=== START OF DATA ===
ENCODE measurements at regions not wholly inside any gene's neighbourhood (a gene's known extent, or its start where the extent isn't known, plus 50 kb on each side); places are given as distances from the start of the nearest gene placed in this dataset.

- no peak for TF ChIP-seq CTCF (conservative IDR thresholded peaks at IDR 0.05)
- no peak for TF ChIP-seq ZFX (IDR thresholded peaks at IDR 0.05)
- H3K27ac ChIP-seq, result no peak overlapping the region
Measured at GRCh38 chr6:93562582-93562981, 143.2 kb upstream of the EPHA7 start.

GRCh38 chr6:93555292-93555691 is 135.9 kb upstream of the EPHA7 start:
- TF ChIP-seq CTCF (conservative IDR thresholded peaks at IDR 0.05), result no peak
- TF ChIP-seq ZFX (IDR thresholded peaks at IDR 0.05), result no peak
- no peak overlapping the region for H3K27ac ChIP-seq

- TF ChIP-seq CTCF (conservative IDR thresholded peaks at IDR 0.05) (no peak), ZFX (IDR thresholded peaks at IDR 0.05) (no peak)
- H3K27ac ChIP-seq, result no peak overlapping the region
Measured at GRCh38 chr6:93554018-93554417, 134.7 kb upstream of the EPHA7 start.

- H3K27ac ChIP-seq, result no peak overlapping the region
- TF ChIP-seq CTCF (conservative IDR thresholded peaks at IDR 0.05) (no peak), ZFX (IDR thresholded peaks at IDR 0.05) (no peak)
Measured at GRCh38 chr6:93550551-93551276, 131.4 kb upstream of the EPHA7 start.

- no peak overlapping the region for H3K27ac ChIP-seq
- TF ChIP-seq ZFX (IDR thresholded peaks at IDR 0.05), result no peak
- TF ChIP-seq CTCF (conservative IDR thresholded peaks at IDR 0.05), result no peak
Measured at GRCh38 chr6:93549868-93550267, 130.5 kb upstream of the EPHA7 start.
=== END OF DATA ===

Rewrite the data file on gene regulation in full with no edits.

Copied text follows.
ENCODE measurements at regions not wholly inside any gene's neighbourhood (a gene's known extent, or its start where the extent isn't known, plus 50 kb on each side); places are given as distances from the start of the nearest gene placed in this dataset.

- no peak for TF ChIP-seq CTCF (conservative IDR thresholded peaks at IDR 0.05)
- no peak for TF ChIP-seq ZFX (IDR thresholded peaks at IDR 0.05)
- H3K27ac ChIP-seq, result no peak overlapping the region
Measured at GRCh38 chr6:93562582-93562981, 143.2 kb upstream of the EPHA7 start.

GRCh38 chr6:93555292-93555691 is 135.9 kb upstream of the EPHA7 start:
- TF ChIP-seq CTCF (conservative IDR thresholded peaks at IDR 0.05), result no peak
- TF ChIP-seq ZFX (IDR thresholded peaks at IDR 0.05), result no peak
- no peak overlapping the region for H3K27ac ChIP-seq

- TF ChIP-seq CTCF (conservative IDR thresholded peaks at IDR 0.05) (no peak), ZFX (IDR thresholded peaks at IDR 0.05) (no peak)
- H3K27ac ChIP-seq, result no peak overlapping the region
Measured at GRCh38 chr6:93554018-93554417, 134.7 kb upstream of the EPHA7 start.

- H3K27ac ChIP-seq, result no peak overlapping the region
- TF ChIP-seq CTCF (conservative IDR thresholded peaks at IDR 0.05) (no peak), ZFX (IDR thresholded peaks at IDR 0.05) (no peak)
Measured at GRCh38 chr6:93550551-93551276, 131.4 kb upstream of the EPHA7 start.

- no peak overlapping the region for H3K27ac ChIP-seq
- TF ChIP-seq ZFX (IDR thresholded peaks at IDR 0.05), result no peak
- TF ChIP-seq CTCF (conservative IDR thresholded peaks at IDR 0.05), result no peak
Measured at GRCh38 chr6:93549868-93550267, 130.5 kb upstream of the EPHA7 start.